Man on a Ledge
Directed by: Asger Leth
Cast: Sam Worthington, Elizabeth Banks, Jamie Bell, Ed Harris, Anthony Mackie
Running Time: 1 hr 42 mins
Release Date: January 27, 2012
PLOT: An ex-cop (Worthington) threatens to jump from a Manhattan hotel, while trying to get revenge on the man who sent him to prison.
WHO’S IT FOR? Does the slightest fear of heights make you giggle with nervous excitement? If not, you’re looking at an average thriller with a good gimmick.
EXPECTATIONS: I knew very little about this flick. Like the title said, I figured there would be a man … and he would be on a ledge. It was an early screening and the first 2012 film I saw.
Sam Worthington as Nick Cassidy: My favorite Worthington performance is as David in The Debt. Let me clarify that a little, it’s really the only one I have appreciated. Unfortunately he’s felt bland in Clash of the Titans, Avatar and Terminator Salvation. What’s crazy is, when I interviewed him for The Debt he was insanely engaging, it just wasn’t translating to the screen. With his performance as Nick, it’s more of the same. The character is bland. Nick wants revenge and takes extreme measures to get it. That’s really all there is here. Well, he’s also sporting a near mullet.
Elizabeth Banks as Lydia Mercer: Everything is better with Banks (copyright Jeff Bayer pending). I love that she’s not willing to be saddled with the “comedic actress” label. Banks’ first scene is straight out of the Bruce Willis/Die Hard handbook. She’s a hungover cop, dragged in to work. As the hostage negotiator, she’s asked to trust Nick, who is clearly lying to her. It’s a weird combination. You want to like and root for Lydia a little more than you do anyone else in this film. This is especially true when we learn about Lydia’s past as a negotiator.
Ed Harris as David Englander: Harris is in full “crazy rich man” mode, which is fun to watch. Need proof? He throws a really nice watch against the wall. Yup, he’s that crazy. He’s just not given enough screen time to truly make an impact.
Rest of Cast: Edward Burns shows up as another cop on the negotiation team. The first half of the film he’s asked to be insanely condescending and smug to Lydia. The second half, just the opposite. Man, Burns does smug really well, which I guess is a compliment. Jamie Bell and Genesis Rodriguez are comic relief, which is surprising to see in this film. The young lovers bicker while trying to help Nick and his ultimate plan. Anthony Mackie and Titus Welliver are good to see, but have been given much better characters to work with in other films.
TALKING: It’s cop talk 101. But it’s not the authentic type. The dialogue in Man on a Ledge is more like TV ’80s cop show. The sampling of the lines include, “What if he didn’t do it?” to “You gotta be kidding me.” And when true suspense is on the line it’s very basic stuff like, “If you cut the wrong one …” Yes, they’re talking about a wire. The dialogue really does zap a feeling of true suspense from the film.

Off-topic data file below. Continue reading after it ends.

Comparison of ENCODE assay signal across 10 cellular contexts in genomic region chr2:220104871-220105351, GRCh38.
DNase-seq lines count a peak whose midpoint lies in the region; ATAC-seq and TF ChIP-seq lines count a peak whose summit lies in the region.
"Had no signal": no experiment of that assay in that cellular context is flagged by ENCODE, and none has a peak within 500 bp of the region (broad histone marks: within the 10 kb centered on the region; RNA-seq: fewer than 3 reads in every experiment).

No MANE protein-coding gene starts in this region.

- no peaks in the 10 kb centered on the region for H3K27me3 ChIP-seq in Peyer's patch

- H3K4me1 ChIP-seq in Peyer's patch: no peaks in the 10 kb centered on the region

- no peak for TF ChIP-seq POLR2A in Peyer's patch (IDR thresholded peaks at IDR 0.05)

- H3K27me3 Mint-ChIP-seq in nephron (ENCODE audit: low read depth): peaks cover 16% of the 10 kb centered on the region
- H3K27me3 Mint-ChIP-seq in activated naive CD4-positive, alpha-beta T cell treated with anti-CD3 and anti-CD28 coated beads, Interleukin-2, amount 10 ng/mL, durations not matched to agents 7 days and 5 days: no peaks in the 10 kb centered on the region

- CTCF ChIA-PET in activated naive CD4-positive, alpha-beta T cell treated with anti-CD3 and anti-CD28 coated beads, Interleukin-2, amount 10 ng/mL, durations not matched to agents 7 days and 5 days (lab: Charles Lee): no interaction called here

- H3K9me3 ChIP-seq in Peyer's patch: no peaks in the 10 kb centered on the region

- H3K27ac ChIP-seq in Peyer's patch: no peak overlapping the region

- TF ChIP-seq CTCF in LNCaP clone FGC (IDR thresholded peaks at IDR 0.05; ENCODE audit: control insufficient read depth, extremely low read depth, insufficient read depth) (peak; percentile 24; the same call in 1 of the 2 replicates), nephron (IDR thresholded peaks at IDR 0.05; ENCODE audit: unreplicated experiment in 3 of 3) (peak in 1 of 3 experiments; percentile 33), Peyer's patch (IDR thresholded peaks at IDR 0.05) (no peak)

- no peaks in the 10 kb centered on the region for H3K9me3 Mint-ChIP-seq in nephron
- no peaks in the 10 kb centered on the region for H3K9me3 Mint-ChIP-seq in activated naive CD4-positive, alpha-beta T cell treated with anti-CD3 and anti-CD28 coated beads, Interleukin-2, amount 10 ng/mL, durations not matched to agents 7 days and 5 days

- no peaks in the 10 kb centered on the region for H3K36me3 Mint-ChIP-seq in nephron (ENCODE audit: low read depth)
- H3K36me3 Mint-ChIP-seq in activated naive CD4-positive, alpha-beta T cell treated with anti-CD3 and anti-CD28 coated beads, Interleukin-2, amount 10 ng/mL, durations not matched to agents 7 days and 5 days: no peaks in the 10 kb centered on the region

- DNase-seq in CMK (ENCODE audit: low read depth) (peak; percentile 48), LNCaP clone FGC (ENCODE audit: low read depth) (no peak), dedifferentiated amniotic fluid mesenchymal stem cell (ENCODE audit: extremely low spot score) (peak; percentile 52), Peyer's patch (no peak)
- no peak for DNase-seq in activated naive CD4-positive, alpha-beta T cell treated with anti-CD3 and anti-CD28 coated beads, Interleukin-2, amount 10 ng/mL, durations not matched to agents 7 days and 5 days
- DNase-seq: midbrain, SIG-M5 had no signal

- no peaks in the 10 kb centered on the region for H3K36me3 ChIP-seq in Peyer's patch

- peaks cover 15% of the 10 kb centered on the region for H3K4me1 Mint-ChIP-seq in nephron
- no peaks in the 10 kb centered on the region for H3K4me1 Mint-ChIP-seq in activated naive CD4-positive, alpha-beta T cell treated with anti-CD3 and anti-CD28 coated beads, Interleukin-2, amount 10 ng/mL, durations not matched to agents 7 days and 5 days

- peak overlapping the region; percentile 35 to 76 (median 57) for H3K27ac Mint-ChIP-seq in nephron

SIGHTS: There are moments that completely work, but when you are dealing with a man on a ledge, don’t you want to be holding on to your seat (so you don’t fall) for the entire film? That doesn’t happen here. The best surprise action moment doesn’t even involve the ledge, instead it’s a car cash.
SOUNDS: Heart-pounding. Occasionally. Just like the SIGHTS, there are only moments here. The bass used in Inception could have been borrowed here with great effect.
BEST SCENE: Ed Harris shows up and struts his stuff. I didn’t even know he was in the film, so that was a nice surprise, and the fact that he’s acting fairly insane when receiving a gift from a politician … well, I was interested with what I was seeing.
ENDING: If you’ve seen the trailer, you know the entire film doesn’t take place on the ledge. That’s true with the ending as well. It actually reminded me of Rocky V, yes, I’m serious. The very end (before the credits) actually made me feel like there was a working-man’s Ocean’s Eleven vibe that could/should have been achieved throughout the film.
QUESTIONS: Don’t you want to see the list of crimes that were committed in the name of “clearing your name”?
REWATCHABILITY: I don’t see the need. It’s one of those “oh yeah” films, as in, “Remember Man on a Ledge? And then I would respond, “Oh yeah, that was OK.”
It’s an action thriller about dirty cops, dirty rich men, and working-class men fighting back. It’s a heist film with a basic distraction to keep the audience’s eyes away from the prize. But before those ideas, I need to make sure you understand something really important … there is a man … on … a … ledge! That concept, or gimmick, dominates this film (and it’s title) to the point where Worthington on the ledge needs to be filled with despair, nervousness, excitement and fun. It rarely gets there.
Phone Booth has a controlled nervous feeling and Colin Farrell is stuck in a New York phone booth (kids can go to Google to find out what a phone booth is), not a New York ledge.
The problem lies in the fact that Worthington is in control and on a ledge. His character Nick has planned all of this out, and if you plan to be on a ledge, then there’s not too much to get nervous about. Banks and Harris do their best to separate from the ordinary script, but it’s really the ledge and the lead character that prevent this film from shining.
In an interview, I heard Worthington is actually afraid of heights. Having him choose this role is more interesting than anything the movie achieves. You don’t want “It’s fine” to be your first thoughts about Man on a Ledge.
FINAL SCORE: 5/10